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 To Build a Fire

by Jack London


"He was quick and alert in the things of life, but
only in the things, and not in the significances."


DAY HAD BROKEN cold and gray, exceedingly cold and gray,
when the man turned aside from the main Yukon trail and climbed
the high earth-bank, where a dim and little-travelled trail led
eastward through the fat spruce timberland. It was a steep bank,
and he paused for breath at the top, excusing the act to himself
by looking at his watch. It was nine o'clock. There was no sun
nor hind of sun, though there was not a cloud in the sky. It was
a clear day, and yet there seemed an intangible pall over the
face of things, a subtle gloom that made the day dark, and that
was due to the absence of sun. This fact did not worry the man.
He was used to the lack of sun. It had been days since he had
seen the sun, and he knew that a few more days must pass before
that cheerful orb, due south, would just peep above the sky line
and dip immediately from view.

The man flung a look back along the way he had come. The
Yukon lay a mile wide and hidden under three feet of ice. On top
of this ice were as many feet of snow. It was all pure white,
rolling in gentle undulations where the ice jams of the freeze-up
had formed. North and south, as far as his eye could see, it was
unbroken white, save for a dark hairline that curved and twisted
from around the spruce-covered island to the south, and that
curved and twisted away into the north, where it disappeared
behind another spruce-covered island. This dark hairline was the
trail---the main trail--that led south five hundred miles to the
Chilcoot Pass, Dyea, and salt water; and that led north seventy
miles to Dawson, and still on to the north a thousand miles to
Nulato, and finally to St. Michael, on Bearing Sea, a thousand
miles and half a thousand more.

But all this---the mysterious, far-reaching hairline trail,
the absence of sun from the sky, the tremendous cold, and the
strangeness and weirdness of it all--made no impression on the
man. It was not because he was long used to it. He was a newcomer
in the land, a "chechaquo", and this was his first winter. The
trouble with him was that he was without imagination. He was
quick and alert in the things of life, but only in the things,
and not in the significances. Fifty degrees below zero meant
eighty odd degrees of frost. Such fact impressed him as being
cold and uncomfortable, and that was all. It did not lead him to
meditate upon his frailty in general, able only to live within
certain narrow limits of heat and cold; and from there on it did
not lead him to the conjectural field of immortality and man's
place in the universe. Fifty degrees below zero stood for a bite
of frost that hurt and that must be guarded against by the use of
mittens, ear flaps, warm moccasins, and thick socks. Fifty
degrees below zero was to him just precisely fifty degrees below
zero. That there should be anything more to it than that was a
thought that never entered his head.

As he turned to go, he spat speculatively. There was a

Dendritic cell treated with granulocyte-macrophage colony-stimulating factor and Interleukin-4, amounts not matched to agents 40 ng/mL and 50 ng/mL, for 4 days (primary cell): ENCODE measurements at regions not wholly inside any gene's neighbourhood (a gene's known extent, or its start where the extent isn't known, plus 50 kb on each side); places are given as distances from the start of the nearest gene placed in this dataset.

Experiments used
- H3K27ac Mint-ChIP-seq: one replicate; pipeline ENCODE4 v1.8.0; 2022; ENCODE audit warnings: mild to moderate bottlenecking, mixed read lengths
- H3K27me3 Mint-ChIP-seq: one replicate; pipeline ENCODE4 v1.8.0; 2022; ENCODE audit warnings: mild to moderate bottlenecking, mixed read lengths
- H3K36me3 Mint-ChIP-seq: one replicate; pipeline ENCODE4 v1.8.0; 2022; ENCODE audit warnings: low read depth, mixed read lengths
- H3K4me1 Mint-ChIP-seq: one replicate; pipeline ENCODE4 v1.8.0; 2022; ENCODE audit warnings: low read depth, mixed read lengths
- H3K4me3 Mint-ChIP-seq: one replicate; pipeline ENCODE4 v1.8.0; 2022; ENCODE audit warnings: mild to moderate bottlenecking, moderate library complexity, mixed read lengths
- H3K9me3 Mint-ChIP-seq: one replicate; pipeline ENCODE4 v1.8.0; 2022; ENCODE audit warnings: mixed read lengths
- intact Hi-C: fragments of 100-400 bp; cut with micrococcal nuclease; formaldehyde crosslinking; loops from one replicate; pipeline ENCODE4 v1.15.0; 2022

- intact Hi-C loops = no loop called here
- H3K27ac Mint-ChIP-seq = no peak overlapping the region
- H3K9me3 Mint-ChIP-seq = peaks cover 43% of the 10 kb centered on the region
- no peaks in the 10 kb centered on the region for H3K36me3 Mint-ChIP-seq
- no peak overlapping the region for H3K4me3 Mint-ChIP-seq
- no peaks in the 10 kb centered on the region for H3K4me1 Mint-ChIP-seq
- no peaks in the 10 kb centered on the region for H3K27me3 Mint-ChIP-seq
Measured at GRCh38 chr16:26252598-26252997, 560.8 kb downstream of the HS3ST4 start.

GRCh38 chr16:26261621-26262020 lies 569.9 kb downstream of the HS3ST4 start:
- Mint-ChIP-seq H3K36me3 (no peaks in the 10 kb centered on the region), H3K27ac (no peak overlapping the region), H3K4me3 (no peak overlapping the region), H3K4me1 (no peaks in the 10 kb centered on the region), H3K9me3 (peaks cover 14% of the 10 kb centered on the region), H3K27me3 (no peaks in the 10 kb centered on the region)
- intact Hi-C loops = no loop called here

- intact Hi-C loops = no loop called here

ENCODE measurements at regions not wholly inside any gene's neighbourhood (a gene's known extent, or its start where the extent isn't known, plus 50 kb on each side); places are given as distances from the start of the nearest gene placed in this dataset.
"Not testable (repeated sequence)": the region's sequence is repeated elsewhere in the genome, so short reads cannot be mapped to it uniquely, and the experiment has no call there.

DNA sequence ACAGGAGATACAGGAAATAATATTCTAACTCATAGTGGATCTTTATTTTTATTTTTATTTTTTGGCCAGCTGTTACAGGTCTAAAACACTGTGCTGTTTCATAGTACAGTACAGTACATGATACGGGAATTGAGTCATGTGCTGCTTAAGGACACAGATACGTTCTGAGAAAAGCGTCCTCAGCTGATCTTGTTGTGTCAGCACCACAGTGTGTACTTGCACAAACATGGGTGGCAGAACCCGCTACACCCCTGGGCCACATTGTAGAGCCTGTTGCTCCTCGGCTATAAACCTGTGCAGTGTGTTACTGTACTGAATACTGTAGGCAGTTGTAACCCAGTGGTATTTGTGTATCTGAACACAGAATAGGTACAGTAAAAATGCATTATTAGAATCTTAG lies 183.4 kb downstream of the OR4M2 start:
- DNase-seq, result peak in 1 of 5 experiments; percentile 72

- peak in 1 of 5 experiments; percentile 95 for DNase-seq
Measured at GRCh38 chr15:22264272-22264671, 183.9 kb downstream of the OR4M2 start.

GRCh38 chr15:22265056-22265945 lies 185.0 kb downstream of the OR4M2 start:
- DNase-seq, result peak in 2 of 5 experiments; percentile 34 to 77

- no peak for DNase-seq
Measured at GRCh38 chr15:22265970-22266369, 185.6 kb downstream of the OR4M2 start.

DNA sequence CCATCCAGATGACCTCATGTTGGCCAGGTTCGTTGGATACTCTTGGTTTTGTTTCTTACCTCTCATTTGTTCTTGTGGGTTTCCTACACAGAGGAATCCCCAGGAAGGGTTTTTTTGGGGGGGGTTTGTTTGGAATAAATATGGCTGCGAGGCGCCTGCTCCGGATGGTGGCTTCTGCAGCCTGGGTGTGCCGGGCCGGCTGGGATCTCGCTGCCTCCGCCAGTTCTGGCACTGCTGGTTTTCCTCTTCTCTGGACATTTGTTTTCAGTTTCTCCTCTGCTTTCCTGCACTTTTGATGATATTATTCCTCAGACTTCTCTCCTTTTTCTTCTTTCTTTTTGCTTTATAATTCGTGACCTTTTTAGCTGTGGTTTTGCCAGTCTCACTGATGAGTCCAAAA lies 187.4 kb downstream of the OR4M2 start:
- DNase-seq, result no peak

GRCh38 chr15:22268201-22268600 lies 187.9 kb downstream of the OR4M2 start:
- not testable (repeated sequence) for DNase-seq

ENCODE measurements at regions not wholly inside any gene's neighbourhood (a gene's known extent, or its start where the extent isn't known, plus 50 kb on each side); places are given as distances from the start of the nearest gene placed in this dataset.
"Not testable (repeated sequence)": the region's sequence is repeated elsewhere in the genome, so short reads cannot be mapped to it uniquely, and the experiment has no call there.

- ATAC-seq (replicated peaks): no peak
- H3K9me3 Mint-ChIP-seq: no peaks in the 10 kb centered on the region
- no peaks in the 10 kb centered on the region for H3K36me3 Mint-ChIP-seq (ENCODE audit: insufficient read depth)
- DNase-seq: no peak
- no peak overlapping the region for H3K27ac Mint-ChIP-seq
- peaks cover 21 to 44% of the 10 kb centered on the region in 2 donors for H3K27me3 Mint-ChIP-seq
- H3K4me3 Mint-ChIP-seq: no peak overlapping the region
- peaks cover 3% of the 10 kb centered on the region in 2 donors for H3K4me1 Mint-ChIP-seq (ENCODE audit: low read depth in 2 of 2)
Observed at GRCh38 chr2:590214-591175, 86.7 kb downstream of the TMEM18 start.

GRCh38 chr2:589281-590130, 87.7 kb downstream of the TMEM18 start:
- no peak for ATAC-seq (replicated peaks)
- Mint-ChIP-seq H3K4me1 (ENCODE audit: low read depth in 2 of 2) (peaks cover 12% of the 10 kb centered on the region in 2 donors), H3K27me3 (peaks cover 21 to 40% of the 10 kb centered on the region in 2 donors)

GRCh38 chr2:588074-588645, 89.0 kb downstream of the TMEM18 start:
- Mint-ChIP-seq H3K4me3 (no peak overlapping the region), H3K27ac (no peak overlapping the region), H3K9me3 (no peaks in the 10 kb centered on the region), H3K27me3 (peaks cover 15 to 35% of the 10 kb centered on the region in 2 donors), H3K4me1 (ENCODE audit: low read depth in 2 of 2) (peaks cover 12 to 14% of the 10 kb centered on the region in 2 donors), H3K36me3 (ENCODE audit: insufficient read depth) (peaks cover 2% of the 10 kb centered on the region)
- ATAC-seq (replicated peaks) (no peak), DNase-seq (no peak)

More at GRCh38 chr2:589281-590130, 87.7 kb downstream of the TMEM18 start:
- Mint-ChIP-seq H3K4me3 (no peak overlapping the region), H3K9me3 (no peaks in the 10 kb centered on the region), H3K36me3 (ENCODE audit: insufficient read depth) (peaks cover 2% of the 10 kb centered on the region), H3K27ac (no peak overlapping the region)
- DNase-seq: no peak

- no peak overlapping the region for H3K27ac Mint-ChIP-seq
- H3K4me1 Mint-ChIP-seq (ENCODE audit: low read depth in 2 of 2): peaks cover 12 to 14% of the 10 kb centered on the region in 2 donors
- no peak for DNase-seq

sharp, explosive crackle that startled him. He spat again. And
again, in the air, before it could fall to the snow, the spittle
crackled. He knew that at fifty below spittle crackled on the
snow, but this spittle had crackled in the air. Undoubtedly it
was colder than fifty below--how much colder he did not know. But
the temperature did not matter. He was bound for the old claim on
the left fork of Henderson Creek, where the boys were already.
They had come over across the divide from the Indian Creek
country, while he had come the roundabout way to take a look at
the possibility of getting out logs in the spring from the
islands in the Yukon. He would be in to camp by six o'clock; a
bit after dark, it ws true, but the boys would be there, a fire
would be going, and a hot supper would be ready. As for lunch, he
pressed his hand against the protruding bundle under his jacket.
It was also under his shirt, wrapped up in a handkerchief and
lying against the naked skin. It was the only way to keep the
biscuits from freezing. He smiled agreeably to himself as he
thought of those biscuits, each cut open and sopped in bacon
grease, and each enclosing a generous slice of fried bacon.

He plunged in among the big spruce trees. The trail was
faint. A foot of snow had fallen since the last sled had passed
over, and he was glad he was without a sled, travelling light. In
fact, he carried nothing but the lunch wrapped in the
handkerchief. He was surprised, however, at the cold. It
certainly was cold, he concluded, as he rubbed his numb nose and
cheekbones with his mittened hand. He was a warm-whiskered man,
but the hair on his face did not protect the high cheekbones and
the eager nose that thrust itself aggressively into the frosty

At the man's heels trotted a dog, a big native husky, the
proper wolf dog, gray-coated and without any visible or
temperamental difference from its brother, the wild wolf. The
animal was depressed by the tremendous cold. It knew that it was
no time for travelling. Its instinct told it a truer tale than
was told to the man by the man's judgement. In reality, it was
not merely colder than fifty below zero; it was colder than sixty
below, than seventy below. It was seventy-five below zero. Since
the freezing point is thirty-two above zero, it meant that one